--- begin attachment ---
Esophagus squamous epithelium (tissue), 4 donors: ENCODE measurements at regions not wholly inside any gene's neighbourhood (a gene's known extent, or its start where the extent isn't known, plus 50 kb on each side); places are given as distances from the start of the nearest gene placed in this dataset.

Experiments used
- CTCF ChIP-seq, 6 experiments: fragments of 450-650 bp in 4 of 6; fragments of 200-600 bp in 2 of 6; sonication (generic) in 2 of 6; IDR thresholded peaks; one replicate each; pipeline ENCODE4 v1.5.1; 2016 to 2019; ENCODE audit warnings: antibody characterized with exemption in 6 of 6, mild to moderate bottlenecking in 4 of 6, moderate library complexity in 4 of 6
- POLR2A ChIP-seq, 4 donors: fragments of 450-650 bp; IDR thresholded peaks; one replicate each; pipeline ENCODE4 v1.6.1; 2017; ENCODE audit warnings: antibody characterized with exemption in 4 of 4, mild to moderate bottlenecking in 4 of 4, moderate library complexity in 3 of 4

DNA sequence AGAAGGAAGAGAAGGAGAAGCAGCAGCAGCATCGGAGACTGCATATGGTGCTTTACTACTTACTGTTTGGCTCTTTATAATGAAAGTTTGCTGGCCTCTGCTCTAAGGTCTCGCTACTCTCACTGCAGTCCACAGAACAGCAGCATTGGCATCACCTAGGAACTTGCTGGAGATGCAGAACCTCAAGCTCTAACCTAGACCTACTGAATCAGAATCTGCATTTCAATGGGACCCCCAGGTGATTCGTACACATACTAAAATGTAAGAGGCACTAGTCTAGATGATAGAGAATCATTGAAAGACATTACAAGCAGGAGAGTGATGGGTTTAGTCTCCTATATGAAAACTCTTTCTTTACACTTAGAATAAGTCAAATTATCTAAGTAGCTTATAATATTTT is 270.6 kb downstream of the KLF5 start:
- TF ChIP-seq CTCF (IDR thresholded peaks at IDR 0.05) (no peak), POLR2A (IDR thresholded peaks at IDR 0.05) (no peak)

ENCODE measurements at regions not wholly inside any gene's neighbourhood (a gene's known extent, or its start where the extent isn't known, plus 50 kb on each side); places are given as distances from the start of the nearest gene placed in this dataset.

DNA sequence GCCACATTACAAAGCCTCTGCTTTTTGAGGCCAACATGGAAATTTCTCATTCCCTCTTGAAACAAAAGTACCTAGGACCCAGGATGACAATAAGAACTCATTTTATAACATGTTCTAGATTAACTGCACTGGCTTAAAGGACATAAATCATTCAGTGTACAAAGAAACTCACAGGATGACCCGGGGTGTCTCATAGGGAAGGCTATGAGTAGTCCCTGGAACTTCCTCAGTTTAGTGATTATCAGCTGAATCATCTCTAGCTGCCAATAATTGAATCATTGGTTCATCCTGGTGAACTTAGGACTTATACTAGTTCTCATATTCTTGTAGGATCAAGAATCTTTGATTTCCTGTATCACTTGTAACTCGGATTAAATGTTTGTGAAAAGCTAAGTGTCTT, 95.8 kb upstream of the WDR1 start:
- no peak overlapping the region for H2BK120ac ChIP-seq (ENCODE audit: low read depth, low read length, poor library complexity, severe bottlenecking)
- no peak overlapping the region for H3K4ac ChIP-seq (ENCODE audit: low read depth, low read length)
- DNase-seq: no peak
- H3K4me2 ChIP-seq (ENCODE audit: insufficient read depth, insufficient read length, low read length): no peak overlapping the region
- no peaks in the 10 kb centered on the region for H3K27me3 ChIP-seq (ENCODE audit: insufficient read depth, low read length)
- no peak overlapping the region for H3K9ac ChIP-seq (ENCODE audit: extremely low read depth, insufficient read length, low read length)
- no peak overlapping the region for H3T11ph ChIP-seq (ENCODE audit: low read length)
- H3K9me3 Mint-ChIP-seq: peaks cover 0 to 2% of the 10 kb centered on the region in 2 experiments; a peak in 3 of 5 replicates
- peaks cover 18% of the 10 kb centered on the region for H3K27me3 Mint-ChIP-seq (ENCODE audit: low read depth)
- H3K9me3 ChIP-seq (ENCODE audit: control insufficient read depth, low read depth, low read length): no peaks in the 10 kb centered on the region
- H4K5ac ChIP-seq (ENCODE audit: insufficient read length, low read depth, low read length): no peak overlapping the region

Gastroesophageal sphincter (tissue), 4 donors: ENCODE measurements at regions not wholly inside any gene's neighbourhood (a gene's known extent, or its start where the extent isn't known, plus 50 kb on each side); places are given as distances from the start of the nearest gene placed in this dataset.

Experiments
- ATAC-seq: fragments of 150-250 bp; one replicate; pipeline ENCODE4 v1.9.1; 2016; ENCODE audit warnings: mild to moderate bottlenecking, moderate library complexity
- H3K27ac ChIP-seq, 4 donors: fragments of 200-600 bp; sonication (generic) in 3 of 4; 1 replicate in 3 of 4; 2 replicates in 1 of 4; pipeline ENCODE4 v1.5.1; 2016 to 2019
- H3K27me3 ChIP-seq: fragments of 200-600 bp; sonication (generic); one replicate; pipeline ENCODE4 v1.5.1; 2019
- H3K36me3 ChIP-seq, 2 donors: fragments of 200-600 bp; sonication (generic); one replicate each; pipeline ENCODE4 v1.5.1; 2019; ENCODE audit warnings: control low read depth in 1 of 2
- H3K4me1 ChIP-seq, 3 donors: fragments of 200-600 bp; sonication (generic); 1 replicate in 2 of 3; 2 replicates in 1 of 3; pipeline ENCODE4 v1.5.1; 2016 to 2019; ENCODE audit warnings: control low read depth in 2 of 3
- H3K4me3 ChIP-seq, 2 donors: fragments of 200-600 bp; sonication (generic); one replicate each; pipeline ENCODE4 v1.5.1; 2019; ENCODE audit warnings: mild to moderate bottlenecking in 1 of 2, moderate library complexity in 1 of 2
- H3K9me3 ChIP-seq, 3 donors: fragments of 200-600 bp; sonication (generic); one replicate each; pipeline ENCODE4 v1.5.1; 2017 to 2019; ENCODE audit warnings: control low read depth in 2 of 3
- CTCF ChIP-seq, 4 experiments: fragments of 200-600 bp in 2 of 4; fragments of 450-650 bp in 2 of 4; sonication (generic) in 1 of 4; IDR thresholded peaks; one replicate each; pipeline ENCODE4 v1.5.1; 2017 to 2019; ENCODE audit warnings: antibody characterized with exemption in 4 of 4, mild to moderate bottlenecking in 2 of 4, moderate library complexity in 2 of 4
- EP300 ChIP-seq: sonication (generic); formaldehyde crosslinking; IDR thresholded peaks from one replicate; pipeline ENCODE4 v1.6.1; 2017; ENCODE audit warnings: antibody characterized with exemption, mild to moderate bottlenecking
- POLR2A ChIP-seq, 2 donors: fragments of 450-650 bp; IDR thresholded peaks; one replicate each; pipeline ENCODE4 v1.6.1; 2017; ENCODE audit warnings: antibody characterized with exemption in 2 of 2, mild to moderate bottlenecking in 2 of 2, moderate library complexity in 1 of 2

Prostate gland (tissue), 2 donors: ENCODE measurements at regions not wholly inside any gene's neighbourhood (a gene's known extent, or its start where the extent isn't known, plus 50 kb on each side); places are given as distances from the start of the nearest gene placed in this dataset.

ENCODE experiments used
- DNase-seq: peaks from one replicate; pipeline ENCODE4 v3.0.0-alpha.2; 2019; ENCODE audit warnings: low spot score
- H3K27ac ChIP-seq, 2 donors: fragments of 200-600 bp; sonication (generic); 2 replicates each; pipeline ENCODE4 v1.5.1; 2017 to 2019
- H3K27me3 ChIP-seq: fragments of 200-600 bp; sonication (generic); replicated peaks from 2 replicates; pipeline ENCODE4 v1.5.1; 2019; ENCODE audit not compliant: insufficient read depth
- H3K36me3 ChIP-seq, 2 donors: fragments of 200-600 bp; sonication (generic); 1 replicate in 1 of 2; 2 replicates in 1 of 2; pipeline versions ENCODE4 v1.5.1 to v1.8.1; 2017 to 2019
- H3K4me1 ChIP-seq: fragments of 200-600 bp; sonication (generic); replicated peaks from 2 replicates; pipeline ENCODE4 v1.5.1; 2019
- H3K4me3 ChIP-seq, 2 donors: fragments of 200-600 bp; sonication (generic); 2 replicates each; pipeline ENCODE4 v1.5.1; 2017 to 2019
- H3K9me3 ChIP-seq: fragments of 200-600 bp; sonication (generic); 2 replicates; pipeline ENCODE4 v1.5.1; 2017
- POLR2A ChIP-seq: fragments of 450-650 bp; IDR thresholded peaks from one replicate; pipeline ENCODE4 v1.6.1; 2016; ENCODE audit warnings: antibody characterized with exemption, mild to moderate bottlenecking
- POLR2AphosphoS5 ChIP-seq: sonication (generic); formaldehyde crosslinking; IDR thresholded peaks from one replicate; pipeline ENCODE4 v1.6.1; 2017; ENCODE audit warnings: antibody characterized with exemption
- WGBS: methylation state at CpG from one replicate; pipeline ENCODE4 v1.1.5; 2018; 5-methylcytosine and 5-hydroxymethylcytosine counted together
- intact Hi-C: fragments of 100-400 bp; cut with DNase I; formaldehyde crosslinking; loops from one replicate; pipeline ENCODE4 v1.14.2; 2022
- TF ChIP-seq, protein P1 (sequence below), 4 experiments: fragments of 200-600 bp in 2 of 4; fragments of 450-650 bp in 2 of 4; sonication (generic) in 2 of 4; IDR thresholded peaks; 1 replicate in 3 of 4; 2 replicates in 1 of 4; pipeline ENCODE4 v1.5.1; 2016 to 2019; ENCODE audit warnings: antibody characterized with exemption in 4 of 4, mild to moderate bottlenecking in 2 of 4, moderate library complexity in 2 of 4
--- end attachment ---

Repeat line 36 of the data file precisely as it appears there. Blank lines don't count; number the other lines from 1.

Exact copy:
- H3K27me3 ChIP-seq: fragments of 200-600 bp; sonication (generic); replicated peaks from 2 replicates; pipeline ENCODE4 v1.5.1; 2019; ENCODE audit not compliant: insufficient read depth